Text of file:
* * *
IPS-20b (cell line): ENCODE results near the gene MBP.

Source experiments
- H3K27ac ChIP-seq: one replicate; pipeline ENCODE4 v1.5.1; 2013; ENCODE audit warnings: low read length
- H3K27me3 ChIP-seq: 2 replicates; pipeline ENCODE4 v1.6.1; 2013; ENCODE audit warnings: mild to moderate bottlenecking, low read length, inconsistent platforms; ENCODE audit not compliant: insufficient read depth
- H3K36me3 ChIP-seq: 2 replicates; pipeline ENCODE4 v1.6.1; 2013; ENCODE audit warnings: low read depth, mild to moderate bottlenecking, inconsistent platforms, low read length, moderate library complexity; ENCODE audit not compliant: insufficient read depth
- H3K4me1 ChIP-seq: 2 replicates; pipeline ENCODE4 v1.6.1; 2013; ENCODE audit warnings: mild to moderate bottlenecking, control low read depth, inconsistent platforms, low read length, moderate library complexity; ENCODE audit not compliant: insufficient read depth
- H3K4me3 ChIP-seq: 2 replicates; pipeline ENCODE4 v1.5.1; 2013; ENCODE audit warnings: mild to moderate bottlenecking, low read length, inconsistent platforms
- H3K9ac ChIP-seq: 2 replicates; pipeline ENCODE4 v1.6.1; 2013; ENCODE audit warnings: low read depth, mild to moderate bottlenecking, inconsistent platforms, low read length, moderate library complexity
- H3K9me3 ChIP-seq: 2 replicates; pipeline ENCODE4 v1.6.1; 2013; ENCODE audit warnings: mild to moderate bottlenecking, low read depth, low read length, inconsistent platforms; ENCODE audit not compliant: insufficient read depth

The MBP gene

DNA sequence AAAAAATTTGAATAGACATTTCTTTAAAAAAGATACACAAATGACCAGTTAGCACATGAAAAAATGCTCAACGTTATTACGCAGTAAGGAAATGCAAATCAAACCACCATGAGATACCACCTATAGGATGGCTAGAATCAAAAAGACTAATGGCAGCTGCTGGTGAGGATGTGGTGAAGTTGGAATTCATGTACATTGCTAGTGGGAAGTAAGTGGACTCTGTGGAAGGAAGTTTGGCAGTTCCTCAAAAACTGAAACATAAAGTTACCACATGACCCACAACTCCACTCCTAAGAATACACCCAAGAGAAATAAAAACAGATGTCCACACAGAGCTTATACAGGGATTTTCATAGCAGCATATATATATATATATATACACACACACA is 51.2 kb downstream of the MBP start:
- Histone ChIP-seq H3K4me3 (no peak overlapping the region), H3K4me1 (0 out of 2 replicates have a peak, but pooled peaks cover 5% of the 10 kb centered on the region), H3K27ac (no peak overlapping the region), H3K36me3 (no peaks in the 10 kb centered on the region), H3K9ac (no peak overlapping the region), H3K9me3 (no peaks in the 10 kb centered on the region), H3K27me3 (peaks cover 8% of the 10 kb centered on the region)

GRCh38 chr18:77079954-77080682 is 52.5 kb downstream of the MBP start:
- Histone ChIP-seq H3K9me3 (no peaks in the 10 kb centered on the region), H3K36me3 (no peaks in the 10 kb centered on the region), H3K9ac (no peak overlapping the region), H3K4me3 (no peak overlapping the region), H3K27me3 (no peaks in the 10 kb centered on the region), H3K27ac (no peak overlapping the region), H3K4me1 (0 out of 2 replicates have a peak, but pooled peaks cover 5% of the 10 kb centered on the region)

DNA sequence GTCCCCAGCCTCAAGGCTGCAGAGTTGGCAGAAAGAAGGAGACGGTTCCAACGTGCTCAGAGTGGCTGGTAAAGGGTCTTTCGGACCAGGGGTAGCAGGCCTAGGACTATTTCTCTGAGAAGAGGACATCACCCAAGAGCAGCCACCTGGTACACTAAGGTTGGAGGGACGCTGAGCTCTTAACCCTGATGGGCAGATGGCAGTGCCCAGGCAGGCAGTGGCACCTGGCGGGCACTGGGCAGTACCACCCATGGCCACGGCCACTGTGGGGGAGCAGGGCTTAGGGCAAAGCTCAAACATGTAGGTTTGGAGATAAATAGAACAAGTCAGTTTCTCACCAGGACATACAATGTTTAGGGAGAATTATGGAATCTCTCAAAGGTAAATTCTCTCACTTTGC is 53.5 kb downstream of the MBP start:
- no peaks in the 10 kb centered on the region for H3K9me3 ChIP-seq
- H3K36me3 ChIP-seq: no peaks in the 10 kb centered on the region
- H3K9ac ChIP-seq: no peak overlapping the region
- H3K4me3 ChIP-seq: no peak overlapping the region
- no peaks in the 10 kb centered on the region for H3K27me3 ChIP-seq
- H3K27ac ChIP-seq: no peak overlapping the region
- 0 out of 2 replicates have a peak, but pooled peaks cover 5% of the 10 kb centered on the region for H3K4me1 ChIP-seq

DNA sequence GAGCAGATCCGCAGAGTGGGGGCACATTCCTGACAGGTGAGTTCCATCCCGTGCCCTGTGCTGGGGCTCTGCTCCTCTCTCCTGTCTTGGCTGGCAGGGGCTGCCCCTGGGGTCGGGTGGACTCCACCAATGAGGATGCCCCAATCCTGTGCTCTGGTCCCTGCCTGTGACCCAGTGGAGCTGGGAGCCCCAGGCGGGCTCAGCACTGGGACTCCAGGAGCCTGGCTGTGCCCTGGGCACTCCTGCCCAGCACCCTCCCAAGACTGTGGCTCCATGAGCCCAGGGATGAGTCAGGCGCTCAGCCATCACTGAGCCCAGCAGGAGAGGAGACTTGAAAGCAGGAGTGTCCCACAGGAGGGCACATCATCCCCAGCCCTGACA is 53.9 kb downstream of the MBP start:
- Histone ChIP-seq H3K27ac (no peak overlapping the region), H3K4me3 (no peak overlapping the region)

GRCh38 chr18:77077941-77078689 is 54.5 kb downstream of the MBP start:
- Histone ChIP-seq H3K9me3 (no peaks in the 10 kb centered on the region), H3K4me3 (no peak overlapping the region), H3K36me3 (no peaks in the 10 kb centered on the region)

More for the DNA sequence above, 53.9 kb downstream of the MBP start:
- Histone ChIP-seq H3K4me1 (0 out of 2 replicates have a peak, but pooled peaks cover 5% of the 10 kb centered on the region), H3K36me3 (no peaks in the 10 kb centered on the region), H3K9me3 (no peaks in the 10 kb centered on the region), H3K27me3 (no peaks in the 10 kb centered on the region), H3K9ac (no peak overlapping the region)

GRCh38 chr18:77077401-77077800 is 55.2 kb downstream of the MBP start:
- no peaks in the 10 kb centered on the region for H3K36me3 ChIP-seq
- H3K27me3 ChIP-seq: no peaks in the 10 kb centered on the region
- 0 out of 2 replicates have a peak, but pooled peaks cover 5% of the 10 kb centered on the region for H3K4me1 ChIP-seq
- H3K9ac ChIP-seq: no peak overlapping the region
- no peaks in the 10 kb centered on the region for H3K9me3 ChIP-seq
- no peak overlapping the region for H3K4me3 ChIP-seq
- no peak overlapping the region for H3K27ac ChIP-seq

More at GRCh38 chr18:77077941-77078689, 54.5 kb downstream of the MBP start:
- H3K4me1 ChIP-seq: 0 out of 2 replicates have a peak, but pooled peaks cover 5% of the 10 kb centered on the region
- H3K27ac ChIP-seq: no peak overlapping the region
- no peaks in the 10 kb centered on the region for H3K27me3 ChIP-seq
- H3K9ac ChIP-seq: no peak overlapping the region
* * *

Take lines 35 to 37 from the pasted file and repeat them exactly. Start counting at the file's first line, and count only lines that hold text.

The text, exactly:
- no peak overlapping the region for H3K4me3 ChIP-seq
- no peak overlapping the region for H3K27ac ChIP-seq

More at GRCh38 chr18:77077941-77078689, 54.5 kb downstream of the MBP start: